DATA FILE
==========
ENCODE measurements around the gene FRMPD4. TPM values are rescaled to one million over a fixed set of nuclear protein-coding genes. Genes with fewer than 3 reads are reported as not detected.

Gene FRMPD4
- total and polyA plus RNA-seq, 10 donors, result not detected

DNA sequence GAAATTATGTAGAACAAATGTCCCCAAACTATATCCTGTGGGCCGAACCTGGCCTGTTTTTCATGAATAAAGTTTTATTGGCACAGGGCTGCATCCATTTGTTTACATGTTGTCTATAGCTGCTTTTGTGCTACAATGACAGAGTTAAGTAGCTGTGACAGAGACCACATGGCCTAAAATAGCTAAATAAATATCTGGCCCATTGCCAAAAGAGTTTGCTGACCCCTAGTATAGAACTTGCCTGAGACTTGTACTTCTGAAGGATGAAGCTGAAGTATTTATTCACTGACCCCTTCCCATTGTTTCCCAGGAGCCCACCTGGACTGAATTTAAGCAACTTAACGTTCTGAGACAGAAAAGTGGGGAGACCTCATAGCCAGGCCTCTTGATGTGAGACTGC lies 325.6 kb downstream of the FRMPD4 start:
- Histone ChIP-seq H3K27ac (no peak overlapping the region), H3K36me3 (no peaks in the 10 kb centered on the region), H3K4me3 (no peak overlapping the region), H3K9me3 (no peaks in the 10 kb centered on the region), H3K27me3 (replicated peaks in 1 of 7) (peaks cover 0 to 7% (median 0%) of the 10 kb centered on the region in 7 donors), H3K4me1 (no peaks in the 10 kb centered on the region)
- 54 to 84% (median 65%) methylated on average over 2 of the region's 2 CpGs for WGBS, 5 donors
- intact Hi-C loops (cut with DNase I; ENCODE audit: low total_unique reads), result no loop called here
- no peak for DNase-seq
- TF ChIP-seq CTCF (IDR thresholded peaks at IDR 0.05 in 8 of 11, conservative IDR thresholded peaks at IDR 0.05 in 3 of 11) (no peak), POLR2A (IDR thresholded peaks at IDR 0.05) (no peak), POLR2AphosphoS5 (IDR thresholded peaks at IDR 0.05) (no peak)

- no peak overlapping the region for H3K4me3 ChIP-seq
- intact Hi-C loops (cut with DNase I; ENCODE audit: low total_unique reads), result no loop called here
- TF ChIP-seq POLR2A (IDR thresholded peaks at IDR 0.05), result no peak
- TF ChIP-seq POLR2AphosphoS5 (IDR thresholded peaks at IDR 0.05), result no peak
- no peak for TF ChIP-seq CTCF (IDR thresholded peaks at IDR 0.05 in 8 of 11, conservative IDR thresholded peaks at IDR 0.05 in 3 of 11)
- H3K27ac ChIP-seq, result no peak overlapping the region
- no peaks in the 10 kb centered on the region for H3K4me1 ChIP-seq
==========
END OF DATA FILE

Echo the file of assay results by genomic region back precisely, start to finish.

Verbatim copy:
ENCODE measurements around the gene FRMPD4. TPM values are rescaled to one million over a fixed set of nuclear protein-coding genes. Genes with fewer than 3 reads are reported as not detected.

Gene FRMPD4
- total and polyA plus RNA-seq, 10 donors, result not detected

DNA sequence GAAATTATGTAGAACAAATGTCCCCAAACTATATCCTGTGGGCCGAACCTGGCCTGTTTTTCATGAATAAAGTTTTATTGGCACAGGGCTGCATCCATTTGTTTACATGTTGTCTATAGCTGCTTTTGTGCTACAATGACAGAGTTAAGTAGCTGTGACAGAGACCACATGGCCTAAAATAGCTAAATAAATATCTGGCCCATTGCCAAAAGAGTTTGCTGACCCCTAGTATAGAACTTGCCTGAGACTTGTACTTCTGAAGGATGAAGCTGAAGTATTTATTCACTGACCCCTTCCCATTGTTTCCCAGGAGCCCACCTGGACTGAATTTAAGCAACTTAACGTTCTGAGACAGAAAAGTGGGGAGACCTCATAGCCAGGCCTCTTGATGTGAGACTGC lies 325.6 kb downstream of the FRMPD4 start:
- Histone ChIP-seq H3K27ac (no peak overlapping the region), H3K36me3 (no peaks in the 10 kb centered on the region), H3K4me3 (no peak overlapping the region), H3K9me3 (no peaks in the 10 kb centered on the region), H3K27me3 (replicated peaks in 1 of 7) (peaks cover 0 to 7% (median 0%) of the 10 kb centered on the region in 7 donors), H3K4me1 (no peaks in the 10 kb centered on the region)
- 54 to 84% (median 65%) methylated on average over 2 of the region's 2 CpGs for WGBS, 5 donors
- intact Hi-C loops (cut with DNase I; ENCODE audit: low total_unique reads), result no loop called here
- no peak for DNase-seq
- TF ChIP-seq CTCF (IDR thresholded peaks at IDR 0.05 in 8 of 11, conservative IDR thresholded peaks at IDR 0.05 in 3 of 11) (no peak), POLR2A (IDR thresholded peaks at IDR 0.05) (no peak), POLR2AphosphoS5 (IDR thresholded peaks at IDR 0.05) (no peak)

- no peak overlapping the region for H3K4me3 ChIP-seq
- intact Hi-C loops (cut with DNase I; ENCODE audit: low total_unique reads), result no loop called here
- TF ChIP-seq POLR2A (IDR thresholded peaks at IDR 0.05), result no peak
- TF ChIP-seq POLR2AphosphoS5 (IDR thresholded peaks at IDR 0.05), result no peak
- no peak for TF ChIP-seq CTCF (IDR thresholded peaks at IDR 0.05 in 8 of 11, conservative IDR thresholded peaks at IDR 0.05 in 3 of 11)
- H3K27ac ChIP-seq, result no peak overlapping the region
- no peaks in the 10 kb centered on the region for H3K4me1 ChIP-seq